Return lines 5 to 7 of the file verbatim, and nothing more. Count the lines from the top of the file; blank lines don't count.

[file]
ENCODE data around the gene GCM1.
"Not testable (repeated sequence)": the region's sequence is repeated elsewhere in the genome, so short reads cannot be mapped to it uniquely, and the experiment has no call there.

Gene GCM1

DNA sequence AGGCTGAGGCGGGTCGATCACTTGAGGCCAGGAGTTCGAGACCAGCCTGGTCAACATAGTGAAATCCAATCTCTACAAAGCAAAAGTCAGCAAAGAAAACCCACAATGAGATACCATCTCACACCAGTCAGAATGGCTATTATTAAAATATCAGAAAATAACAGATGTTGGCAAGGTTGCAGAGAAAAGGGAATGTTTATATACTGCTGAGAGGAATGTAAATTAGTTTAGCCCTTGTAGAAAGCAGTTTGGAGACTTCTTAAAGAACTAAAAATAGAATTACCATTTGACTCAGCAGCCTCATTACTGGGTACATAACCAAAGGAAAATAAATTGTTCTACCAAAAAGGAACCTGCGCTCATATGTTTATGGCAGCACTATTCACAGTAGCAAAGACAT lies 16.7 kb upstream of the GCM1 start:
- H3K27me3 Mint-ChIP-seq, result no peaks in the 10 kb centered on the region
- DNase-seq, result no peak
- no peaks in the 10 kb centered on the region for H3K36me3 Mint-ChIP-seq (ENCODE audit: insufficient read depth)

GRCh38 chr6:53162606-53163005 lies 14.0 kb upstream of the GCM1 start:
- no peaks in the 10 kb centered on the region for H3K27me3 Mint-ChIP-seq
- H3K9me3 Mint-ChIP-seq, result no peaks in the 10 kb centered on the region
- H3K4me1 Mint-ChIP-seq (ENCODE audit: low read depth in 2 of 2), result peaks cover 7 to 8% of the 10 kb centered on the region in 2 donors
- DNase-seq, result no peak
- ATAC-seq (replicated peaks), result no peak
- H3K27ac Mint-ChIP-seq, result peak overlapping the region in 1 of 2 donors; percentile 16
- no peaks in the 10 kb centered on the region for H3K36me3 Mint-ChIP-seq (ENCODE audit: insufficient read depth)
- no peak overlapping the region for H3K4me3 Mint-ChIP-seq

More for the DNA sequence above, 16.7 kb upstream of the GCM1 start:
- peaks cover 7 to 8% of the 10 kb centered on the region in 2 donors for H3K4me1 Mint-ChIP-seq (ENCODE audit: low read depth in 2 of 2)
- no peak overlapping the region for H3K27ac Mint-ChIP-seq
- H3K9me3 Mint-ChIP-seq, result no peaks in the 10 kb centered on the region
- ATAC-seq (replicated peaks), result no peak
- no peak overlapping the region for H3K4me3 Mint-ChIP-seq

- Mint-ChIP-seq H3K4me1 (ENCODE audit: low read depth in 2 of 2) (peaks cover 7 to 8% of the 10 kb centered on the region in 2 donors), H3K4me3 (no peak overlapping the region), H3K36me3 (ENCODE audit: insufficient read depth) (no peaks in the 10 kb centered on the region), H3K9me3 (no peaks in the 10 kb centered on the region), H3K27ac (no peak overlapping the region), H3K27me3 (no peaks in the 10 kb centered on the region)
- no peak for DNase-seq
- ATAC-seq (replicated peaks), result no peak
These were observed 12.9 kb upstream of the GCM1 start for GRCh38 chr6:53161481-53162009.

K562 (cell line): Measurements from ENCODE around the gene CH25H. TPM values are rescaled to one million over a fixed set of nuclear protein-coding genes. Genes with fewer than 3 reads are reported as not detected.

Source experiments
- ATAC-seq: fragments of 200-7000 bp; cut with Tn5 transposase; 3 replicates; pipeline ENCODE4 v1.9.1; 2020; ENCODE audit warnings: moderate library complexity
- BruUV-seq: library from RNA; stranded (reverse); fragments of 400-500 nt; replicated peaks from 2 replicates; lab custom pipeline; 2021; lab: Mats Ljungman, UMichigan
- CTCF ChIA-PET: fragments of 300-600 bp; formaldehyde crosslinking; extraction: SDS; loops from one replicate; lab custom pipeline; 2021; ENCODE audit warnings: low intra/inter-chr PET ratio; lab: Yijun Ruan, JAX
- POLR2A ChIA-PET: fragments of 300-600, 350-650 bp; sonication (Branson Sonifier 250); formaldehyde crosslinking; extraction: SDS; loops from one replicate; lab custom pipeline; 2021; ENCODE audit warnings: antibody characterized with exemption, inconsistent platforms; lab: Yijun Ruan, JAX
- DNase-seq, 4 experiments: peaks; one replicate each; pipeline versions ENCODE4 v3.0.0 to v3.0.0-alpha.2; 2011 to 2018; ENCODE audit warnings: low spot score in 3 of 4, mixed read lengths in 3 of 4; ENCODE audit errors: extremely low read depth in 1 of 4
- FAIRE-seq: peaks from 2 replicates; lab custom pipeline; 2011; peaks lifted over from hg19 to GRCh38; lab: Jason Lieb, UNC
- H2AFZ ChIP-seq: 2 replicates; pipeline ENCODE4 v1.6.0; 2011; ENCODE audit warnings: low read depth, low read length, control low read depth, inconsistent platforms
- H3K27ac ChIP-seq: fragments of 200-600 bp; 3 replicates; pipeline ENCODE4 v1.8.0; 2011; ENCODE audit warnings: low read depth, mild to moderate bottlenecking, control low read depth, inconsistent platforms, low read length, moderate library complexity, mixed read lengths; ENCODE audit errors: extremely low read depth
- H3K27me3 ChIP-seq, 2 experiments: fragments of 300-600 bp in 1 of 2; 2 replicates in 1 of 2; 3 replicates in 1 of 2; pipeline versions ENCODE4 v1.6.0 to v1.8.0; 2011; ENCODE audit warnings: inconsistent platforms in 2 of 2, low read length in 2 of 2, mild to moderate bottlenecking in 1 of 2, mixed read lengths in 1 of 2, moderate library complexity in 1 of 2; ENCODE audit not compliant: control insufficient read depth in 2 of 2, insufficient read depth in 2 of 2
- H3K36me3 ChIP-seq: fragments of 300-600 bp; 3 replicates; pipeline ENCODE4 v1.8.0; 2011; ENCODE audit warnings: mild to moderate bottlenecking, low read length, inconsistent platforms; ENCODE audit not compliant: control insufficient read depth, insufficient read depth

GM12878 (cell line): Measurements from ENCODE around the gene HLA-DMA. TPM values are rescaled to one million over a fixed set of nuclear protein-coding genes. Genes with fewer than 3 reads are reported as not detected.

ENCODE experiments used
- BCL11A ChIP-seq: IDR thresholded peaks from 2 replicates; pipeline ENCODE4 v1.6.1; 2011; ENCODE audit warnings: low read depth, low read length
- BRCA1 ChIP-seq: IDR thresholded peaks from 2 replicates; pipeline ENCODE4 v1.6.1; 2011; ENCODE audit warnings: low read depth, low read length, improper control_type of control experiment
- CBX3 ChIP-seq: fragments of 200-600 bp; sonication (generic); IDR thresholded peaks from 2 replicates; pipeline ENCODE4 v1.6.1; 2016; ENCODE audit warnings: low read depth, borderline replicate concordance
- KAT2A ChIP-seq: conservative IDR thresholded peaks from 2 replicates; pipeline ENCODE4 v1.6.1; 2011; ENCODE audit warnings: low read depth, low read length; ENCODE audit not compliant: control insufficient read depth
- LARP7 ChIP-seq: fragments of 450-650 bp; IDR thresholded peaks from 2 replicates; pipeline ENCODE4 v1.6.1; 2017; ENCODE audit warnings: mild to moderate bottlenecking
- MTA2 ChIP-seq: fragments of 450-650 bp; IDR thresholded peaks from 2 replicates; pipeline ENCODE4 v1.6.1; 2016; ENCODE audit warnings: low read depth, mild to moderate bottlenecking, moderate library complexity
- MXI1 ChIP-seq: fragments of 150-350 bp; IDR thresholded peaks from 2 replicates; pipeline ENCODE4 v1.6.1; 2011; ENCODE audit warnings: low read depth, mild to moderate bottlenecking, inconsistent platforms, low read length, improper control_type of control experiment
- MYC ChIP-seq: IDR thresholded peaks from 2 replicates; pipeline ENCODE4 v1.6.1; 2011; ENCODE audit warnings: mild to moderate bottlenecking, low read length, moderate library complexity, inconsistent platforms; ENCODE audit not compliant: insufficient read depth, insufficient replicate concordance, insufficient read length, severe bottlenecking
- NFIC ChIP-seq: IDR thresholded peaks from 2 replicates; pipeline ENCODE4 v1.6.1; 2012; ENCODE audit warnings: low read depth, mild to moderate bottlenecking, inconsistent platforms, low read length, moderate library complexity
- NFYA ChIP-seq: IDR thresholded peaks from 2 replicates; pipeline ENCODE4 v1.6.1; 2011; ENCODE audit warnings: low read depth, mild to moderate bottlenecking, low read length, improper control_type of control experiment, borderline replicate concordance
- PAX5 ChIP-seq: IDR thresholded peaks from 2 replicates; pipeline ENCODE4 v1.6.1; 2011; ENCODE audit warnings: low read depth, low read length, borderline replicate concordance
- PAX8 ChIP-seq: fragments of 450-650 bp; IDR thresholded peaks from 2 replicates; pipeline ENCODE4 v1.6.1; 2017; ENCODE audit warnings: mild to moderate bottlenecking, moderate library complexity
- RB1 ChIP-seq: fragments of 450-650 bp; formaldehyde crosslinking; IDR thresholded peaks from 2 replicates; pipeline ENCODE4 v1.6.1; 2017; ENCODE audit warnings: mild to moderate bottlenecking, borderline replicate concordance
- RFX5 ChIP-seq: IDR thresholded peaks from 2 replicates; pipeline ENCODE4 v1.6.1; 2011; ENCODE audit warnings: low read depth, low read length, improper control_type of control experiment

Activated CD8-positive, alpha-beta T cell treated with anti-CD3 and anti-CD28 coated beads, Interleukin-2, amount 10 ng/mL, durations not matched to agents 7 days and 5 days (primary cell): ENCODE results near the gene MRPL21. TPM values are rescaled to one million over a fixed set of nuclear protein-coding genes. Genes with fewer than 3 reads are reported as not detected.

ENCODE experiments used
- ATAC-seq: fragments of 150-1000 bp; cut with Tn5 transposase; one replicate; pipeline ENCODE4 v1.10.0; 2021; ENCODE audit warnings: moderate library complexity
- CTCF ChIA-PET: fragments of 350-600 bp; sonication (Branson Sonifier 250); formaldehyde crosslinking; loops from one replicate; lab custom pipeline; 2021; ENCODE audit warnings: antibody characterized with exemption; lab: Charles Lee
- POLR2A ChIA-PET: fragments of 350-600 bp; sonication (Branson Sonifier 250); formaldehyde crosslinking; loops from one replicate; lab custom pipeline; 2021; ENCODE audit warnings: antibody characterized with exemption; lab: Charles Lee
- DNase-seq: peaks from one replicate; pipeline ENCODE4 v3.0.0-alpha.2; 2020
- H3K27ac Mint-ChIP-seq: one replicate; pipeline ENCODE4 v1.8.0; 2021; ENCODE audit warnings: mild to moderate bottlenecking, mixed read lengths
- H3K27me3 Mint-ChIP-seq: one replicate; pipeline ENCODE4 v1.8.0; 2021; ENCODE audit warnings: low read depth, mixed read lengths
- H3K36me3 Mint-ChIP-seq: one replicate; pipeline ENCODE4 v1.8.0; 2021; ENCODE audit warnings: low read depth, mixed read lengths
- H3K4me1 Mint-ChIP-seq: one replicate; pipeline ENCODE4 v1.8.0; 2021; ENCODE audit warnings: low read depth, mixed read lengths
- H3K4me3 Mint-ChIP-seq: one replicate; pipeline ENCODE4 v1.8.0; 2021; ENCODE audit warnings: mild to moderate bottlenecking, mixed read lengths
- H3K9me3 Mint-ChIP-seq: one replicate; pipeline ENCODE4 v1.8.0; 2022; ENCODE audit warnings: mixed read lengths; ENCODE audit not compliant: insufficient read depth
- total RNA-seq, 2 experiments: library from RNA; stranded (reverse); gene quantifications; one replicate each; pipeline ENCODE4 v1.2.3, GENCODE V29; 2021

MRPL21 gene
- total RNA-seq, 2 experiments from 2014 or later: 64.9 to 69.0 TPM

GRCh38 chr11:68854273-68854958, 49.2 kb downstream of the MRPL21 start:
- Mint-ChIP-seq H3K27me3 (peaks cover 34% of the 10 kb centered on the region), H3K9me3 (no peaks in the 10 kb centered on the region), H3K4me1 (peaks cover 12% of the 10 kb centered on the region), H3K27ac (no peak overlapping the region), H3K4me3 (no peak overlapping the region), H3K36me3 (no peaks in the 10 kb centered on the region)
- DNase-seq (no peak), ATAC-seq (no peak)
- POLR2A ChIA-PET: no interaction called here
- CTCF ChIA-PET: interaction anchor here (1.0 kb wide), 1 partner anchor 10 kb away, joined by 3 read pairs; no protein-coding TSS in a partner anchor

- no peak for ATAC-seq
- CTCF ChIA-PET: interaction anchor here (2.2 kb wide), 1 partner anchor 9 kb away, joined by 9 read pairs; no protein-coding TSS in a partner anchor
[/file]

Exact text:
- H3K27me3 Mint-ChIP-seq, result no peaks in the 10 kb centered on the region
- DNase-seq, result no peak
- no peaks in the 10 kb centered on the region for H3K36me3 Mint-ChIP-seq (ENCODE audit: insufficient read depth)